IDEAS home Printed from
MyIDEAS: Log in (now much improved!) to save this paper

Why is There A Youth Labor Market Problem?

Listed author(s):
  • Richard B. Freeman

This paper examines what is known about the causes of the high and increasing levels of youth joblessness and related problems in the youth labor market. Partly because of inconsistencies in reported rates of youth employment across surveys and partly because of problems in measuring key social variables, it is difficult to reach firm conclusions. As far as can be told, much of the relatively high rate of youth joblessness can be attributed to turnover and mobility patterns that are normal in the U.S. economy, but much is also directly related to a dearth of jobs. Demand forces, which have come to be neglected in favor of supply in much popular discussion of youth joblessness, are major determinants of variation in youth employment over time and among areas. For groups facing the most severe joblessness problems, however, the difficulty due to lack of jobs appears to be compounded by problems of employability related to deleterious social patterns. Surprisingly, perhaps, the factors that determine the probability that young persons end up employed or jobless differ substantively from those that determine wages. The paper explains the decline in the earnings of young workers relative to old workers in terms of the increased number of young persons. It speculates that the decline in relative wages may have contributed significantly to the stable ratio of employment to population among young whites. The causes of the downward trend in youth employment for nonwhites -- which constitute one of the major developments of the period -- remain a conundrum.

If you experience problems downloading a file, check if you have the proper application to view it first. In case of further problems read the IDEAS help page. Note that these files are not on the IDEAS site. Please be patient as the files may be large.

File URL:
Download Restriction: no

Paper provided by National Bureau of Economic Research, Inc in its series NBER Working Papers with number 0365.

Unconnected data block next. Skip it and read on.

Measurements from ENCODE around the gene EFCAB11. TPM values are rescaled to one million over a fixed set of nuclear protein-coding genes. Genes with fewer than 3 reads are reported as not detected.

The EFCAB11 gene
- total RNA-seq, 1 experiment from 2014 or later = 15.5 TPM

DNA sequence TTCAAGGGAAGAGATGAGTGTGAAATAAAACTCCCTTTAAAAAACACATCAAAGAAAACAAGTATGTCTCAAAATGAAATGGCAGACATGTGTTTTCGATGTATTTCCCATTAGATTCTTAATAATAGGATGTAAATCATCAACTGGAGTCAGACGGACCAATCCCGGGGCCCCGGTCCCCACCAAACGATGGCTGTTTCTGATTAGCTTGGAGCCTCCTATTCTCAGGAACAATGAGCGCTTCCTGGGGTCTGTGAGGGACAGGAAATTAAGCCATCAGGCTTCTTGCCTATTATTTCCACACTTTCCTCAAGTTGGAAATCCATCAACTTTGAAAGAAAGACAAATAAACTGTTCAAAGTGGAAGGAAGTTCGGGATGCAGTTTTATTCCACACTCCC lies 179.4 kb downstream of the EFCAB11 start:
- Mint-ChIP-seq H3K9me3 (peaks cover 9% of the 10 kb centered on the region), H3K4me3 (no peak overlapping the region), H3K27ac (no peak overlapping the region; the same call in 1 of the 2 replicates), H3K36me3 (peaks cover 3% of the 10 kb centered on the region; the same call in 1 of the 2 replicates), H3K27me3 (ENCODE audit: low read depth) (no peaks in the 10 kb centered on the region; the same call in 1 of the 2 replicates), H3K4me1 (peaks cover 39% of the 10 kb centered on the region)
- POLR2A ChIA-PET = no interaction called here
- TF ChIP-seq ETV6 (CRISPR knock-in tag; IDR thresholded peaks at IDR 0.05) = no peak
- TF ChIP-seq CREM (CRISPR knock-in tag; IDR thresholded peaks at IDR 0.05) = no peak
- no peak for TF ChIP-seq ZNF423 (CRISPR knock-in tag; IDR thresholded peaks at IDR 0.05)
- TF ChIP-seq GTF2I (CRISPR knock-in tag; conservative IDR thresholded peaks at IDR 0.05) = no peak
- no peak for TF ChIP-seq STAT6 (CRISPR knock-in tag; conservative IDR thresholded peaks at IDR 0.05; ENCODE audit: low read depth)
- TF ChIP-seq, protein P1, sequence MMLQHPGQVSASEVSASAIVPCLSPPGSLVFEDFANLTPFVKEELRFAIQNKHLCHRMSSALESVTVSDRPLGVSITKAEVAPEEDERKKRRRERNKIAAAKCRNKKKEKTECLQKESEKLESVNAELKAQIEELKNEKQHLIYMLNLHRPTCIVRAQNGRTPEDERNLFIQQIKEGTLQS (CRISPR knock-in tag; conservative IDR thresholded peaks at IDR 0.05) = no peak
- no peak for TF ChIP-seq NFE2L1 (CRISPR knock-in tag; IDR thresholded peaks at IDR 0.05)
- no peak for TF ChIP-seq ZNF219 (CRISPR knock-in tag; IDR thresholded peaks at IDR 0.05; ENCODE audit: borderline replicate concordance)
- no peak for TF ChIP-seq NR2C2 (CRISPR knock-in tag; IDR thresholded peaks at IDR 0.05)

in new window

Date of creation: Jun 1979
Publication status: published as The Youth Labor Market Problem in the United States: An Overview , Richard B. Freeman, James L. Medoff.
Handle: RePEc:nbr:nberwo:0365
Note: LS
Contact details of provider: Postal:
National Bureau of Economic Research, 1050 Massachusetts Avenue Cambridge, MA 02138, U.S.A.

Phone: 617-868-3900
Web page:

More information through EDIRC

References listed on IDEAS
Please report citation or reference errors to , or , if you are the registered author of the cited work, log in to your RePEc Author Service profile, click on "citations" and make appropriate adjustments.:

in new window

  1. Edward M. Gramlich, 1976. "Impact of Minimum Wages on Other Wages, Employment, and Family Incomes," Brookings Papers on Economic Activity, Economic Studies Program, The Brookings Institution, vol. 7(2), pages 409-462.
  2. Stephen T. Marston, 1976. "Employment Instability and High Unemployment Rates," Brookings Papers on Economic Activity, Economic Studies Program, The Brookings Institution, vol. 7(1), pages 169-210.
  3. Beverly Duncan, 1965. "Dropouts and the Unemployed," Journal of Political Economy, University of Chicago Press, vol. 73, pages 121-121.
  4. Richard B. Freeman, 1979. "The Effect of Demographic Factors on Age-Earnings Profiles," Journal of Human Resources, University of Wisconsin Press, vol. 14(3), pages 289-318.
  5. Ragan, James F, Jr, 1977. "Minimum Wages and the Youth Labor Market," The Review of Economics and Statistics, MIT Press, vol. 59(2), pages 129-136, May.
  6. Arnold Katz, 1973. "Teenage Employment Effects of State Minimum Wages," Journal of Human Resources, University of Wisconsin Press, vol. 8(2), pages 250-256.
  7. Philip G. Cotterill & Walter J. Wadycki, 1976. "Teenagers and the Minimum Wage in Retail Trade," Journal of Human Resources, University of Wisconsin Press, vol. 11(1), pages 69-85.
Full references (including those not matched with items on IDEAS)

This item is not listed on Wikipedia, on a reading list or among the top items on IDEAS.

When requesting a correction, please mention this item's handle: RePEc:nbr:nberwo:0365. See general information about how to correct material in RePEc.

For technical questions regarding this item, or to correct its authors, title, abstract, bibliographic or download information, contact: ()

If you have authored this item and are not yet registered with RePEc, we encourage you to do it here. This allows to link your profile to this item. It also allows you to accept potential citations to this item that we are uncertain about.

If references are entirely missing, you can add them using this form.

If the full references list an item that is present in RePEc, but the system did not link to it, you can help with this form.

If you know of missing items citing this one, you can help us creating those links by adding the relevant references in the same way as above, for each refering item. If you are a registered author of this item, you may also want to check the "citations" tab in your profile, as there may be some citations waiting for confirmation.

Please note that corrections may take a couple of weeks to filter through the various RePEc services.

This information is provided to you by IDEAS at the Research Division of the Federal Reserve Bank of St. Louis using RePEc data.